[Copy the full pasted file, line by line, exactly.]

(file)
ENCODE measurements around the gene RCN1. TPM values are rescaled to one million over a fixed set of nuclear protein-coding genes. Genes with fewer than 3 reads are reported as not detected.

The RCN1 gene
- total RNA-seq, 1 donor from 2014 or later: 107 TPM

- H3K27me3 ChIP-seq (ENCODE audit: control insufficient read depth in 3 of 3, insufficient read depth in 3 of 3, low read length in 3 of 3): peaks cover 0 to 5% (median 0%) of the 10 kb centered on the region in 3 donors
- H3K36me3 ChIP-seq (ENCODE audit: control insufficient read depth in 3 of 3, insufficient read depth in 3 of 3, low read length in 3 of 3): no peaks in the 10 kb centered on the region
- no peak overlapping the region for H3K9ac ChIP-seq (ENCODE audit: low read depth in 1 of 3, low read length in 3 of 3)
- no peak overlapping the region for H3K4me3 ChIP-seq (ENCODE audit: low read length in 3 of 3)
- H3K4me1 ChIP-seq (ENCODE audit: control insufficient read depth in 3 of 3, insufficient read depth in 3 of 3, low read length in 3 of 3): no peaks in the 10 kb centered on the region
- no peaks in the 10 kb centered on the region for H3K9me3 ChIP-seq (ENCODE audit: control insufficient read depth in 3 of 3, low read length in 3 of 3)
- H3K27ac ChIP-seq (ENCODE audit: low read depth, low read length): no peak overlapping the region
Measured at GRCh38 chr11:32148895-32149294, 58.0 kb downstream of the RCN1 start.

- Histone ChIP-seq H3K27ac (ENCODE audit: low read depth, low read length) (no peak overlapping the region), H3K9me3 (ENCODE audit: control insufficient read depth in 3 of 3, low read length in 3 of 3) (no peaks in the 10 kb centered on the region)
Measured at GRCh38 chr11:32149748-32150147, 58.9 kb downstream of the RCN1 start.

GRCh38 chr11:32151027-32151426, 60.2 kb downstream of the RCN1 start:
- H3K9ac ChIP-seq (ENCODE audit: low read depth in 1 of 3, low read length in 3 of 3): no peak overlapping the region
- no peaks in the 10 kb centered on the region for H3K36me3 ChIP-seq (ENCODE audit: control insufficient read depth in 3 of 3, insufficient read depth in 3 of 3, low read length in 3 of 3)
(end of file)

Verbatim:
ENCODE measurements around the gene RCN1. TPM values are rescaled to one million over a fixed set of nuclear protein-coding genes. Genes with fewer than 3 reads are reported as not detected.

The RCN1 gene
- total RNA-seq, 1 donor from 2014 or later: 107 TPM

- H3K27me3 ChIP-seq (ENCODE audit: control insufficient read depth in 3 of 3, insufficient read depth in 3 of 3, low read length in 3 of 3): peaks cover 0 to 5% (median 0%) of the 10 kb centered on the region in 3 donors
- H3K36me3 ChIP-seq (ENCODE audit: control insufficient read depth in 3 of 3, insufficient read depth in 3 of 3, low read length in 3 of 3): no peaks in the 10 kb centered on the region
- no peak overlapping the region for H3K9ac ChIP-seq (ENCODE audit: low read depth in 1 of 3, low read length in 3 of 3)
- no peak overlapping the region for H3K4me3 ChIP-seq (ENCODE audit: low read length in 3 of 3)
- H3K4me1 ChIP-seq (ENCODE audit: control insufficient read depth in 3 of 3, insufficient read depth in 3 of 3, low read length in 3 of 3): no peaks in the 10 kb centered on the region
- no peaks in the 10 kb centered on the region for H3K9me3 ChIP-seq (ENCODE audit: control insufficient read depth in 3 of 3, low read length in 3 of 3)
- H3K27ac ChIP-seq (ENCODE audit: low read depth, low read length): no peak overlapping the region
Measured at GRCh38 chr11:32148895-32149294, 58.0 kb downstream of the RCN1 start.

- Histone ChIP-seq H3K27ac (ENCODE audit: low read depth, low read length) (no peak overlapping the region), H3K9me3 (ENCODE audit: control insufficient read depth in 3 of 3, low read length in 3 of 3) (no peaks in the 10 kb centered on the region)
Measured at GRCh38 chr11:32149748-32150147, 58.9 kb downstream of the RCN1 start.

GRCh38 chr11:32151027-32151426, 60.2 kb downstream of the RCN1 start:
- H3K9ac ChIP-seq (ENCODE audit: low read depth in 1 of 3, low read length in 3 of 3): no peak overlapping the region
- no peaks in the 10 kb centered on the region for H3K36me3 ChIP-seq (ENCODE audit: control insufficient read depth in 3 of 3, insufficient read depth in 3 of 3, low read length in 3 of 3)